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The convergence of rare disease, digital communications, and pharmaceutical marketing communications

Email Stands Its Ground in Pharma Marketing

Posted by | 9:49am on Thursday, May 31, 2012

if you took all the posts on Facebook and all the tweets on Twitter, they would only add up to 0.2% of all email traffic 

It’s easy to get excited about the shiny new tool in the toolbox (Pinterest, anyone?) and forget about the tried and true digital marketing tactics that do the job—and do the job well. We need to remind ourselves how powerful and valuable email communications can be in building relationships, especially in the world of pharma marketing.

One of my favorite studies on pharmaceutical emails was released by Epsilon back in 2009. I wish they would conduct this study again because the information is so telling. Some highlights from this study include:

  • Of those who receive permission-based email from pharmaceutical firms, 86% say that email is a great way to learn about new products coming on the market.
  • Nearly half of respondents say the email they receive from pharmaceutical companies helps them stay on medication.
  • The majority of respondents who receive email from pharmaceutical companies have a more favorable opinion of, and are more loyal to those companies.

For rare disorder patients, emails and ongoing information about coping with their disease are even more essential

Recently, SmarterTools gathered and summarized some great data in a blog post on the use of email versus other digital tactics, such as Facebook and Twitter. It clearly shows the significant role email plays in our daily life relative to social media. Here’s a powerful stat: if you took all the posts on Facebook and all the tweets on Twitter, they would only add up to 0.2% of all email traffic.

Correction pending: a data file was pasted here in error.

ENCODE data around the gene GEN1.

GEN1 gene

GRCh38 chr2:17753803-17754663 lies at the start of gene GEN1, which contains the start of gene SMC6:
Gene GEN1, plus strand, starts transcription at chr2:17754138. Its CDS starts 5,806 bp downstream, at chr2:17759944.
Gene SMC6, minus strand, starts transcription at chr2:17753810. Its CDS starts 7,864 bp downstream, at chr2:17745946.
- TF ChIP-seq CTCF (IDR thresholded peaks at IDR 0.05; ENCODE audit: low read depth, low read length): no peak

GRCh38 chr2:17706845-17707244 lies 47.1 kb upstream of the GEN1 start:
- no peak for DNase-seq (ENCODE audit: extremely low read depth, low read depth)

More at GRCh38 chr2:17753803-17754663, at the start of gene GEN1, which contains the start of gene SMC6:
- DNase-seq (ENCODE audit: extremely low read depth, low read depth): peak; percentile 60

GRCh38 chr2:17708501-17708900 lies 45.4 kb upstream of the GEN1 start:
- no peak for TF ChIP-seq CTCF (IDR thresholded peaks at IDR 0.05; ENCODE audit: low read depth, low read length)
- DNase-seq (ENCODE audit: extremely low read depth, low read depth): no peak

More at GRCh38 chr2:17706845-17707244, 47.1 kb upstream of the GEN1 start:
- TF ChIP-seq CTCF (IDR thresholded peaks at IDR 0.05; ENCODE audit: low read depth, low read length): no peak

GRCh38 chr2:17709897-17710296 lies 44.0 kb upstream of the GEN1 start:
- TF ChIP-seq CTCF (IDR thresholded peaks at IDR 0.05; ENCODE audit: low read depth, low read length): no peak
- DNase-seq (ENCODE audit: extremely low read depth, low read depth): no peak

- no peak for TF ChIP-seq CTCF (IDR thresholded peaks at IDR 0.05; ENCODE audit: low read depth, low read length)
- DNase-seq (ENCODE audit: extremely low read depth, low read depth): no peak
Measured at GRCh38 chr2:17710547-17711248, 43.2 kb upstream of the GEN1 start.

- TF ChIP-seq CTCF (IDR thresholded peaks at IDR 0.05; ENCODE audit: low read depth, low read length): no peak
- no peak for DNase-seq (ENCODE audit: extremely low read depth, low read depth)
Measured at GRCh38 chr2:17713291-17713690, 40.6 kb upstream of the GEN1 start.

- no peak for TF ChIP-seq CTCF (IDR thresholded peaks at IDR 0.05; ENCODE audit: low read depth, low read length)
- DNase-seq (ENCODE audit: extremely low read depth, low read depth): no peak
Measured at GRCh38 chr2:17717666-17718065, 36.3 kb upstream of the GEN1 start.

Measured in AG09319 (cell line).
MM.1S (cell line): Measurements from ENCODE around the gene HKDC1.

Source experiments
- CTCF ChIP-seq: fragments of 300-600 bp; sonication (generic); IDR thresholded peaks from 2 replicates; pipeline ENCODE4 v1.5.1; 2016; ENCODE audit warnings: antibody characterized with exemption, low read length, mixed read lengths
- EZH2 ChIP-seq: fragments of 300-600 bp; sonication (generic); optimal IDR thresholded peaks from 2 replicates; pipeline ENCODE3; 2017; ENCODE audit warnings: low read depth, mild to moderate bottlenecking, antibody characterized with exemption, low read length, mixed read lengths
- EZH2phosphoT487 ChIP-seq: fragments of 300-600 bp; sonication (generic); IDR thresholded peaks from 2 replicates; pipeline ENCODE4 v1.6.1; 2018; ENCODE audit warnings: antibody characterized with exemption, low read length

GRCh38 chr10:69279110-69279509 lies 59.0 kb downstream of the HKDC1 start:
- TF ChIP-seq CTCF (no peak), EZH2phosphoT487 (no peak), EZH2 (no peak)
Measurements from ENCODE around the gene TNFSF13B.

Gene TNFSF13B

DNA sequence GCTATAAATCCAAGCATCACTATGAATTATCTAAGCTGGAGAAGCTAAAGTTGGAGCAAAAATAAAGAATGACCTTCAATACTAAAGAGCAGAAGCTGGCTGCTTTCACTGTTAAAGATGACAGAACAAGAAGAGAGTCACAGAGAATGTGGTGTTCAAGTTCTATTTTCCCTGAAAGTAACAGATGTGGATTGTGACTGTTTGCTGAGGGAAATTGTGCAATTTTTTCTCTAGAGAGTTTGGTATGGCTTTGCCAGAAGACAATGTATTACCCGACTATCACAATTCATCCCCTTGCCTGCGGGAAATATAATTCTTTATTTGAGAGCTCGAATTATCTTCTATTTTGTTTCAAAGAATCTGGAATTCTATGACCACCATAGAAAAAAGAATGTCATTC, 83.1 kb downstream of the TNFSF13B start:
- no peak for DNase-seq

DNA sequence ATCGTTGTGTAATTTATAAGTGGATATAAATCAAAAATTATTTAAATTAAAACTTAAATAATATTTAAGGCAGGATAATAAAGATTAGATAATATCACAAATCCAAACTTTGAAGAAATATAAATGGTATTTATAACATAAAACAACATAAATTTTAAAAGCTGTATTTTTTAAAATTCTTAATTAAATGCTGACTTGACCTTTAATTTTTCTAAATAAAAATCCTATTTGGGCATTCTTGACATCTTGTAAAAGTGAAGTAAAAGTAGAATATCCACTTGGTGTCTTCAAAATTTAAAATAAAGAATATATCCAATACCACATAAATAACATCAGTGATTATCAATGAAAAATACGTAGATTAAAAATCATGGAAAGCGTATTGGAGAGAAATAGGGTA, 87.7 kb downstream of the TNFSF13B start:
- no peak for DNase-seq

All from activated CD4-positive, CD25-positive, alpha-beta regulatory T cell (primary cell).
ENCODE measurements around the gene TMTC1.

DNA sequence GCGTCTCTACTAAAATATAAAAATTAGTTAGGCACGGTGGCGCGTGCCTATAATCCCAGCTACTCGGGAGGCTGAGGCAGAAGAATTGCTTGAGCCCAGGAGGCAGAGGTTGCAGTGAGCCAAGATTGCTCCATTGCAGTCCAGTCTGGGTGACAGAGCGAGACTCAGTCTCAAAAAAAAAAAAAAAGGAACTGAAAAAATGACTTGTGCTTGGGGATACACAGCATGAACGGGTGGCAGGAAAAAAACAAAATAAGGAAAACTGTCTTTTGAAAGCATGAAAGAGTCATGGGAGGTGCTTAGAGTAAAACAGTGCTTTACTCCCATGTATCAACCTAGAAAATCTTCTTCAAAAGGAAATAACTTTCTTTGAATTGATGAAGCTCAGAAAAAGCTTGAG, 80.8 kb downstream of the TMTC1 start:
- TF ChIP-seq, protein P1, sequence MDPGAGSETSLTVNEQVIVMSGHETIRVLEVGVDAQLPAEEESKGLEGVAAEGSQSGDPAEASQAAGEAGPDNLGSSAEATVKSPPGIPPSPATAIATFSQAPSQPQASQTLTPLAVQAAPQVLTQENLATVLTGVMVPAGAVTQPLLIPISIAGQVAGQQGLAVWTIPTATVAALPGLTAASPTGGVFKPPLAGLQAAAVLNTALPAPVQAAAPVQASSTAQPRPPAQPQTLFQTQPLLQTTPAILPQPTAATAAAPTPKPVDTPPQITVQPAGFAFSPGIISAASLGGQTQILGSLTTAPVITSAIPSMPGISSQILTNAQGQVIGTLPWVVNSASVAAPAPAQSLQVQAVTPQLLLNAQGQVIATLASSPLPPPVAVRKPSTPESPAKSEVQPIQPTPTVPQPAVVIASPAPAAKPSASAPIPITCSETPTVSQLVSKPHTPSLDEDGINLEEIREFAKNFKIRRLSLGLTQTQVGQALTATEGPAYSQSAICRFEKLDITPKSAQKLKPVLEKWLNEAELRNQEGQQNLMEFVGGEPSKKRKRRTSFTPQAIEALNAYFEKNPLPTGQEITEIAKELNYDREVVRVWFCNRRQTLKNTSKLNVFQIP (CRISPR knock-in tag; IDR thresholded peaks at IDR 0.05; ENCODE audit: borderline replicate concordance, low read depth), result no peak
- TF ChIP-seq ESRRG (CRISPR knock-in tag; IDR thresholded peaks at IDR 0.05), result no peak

Email still dominates digital marketing
It’s clear that while social media has certainly changed the way the world communicates, email is still an essential digital marketing tactic. As David Hallerman, eMarketer principal analyst and author of the new report, The Lessons of Email: Using Digital Touchpoints for Customer Loyalty, explains, “Email marketing has been around for a long time, so it might not have the same sizzle as newer, hotter marketing channels. But don’t confuse lack of flash with lack of effectiveness. Consumers are more open to email messaging than most other digital marketing, and it still gets results.”

ExactTarget recently released their 2012 Channel Preference Survey, which shows that email remains the number one direct channel preferred by consumers for daily use for both personal and marketing communications. Also, the growing popularity and widespread use of smartphones and tablets allow more and more consumers to access their email on the go.

Additionally, the ExactTarget report shows that 77% of consumers prefer to receive permission-based marketing communications through email, compared to social channels (6%) and text messaging (5%). If anything, there is a case to be made that overloading consumers’ “personal” channels like Facebook and Twitter—often reserved for connecting with family and friends—with marketing communications can put them off and damage the relationship you’re trying to build with them.

Email continues to be effective in giving consumers the feeling of control and personalization—giving them the power to opt into a relationship and then following through by providing them with the information they want to receive. The next step and challenge is determining the best way to apply this approach across all digital channels in order to better reach your target audience and further strengthen your relationship with them.

Do you agree that email remains a crucial relationship marketing tactic?

(Image courtesy of Jonathon Narvey on Flickr.)

About Doug Yamate

As a Content Developer, Doug assists the content team with defining a consistent and engaging tone for healthcare professional and patient audiences, creating content, conducting audience research and upholding regulatory compliance. He holds a bachelor’s degree in Communications Arts & Sciences from Dominican University.

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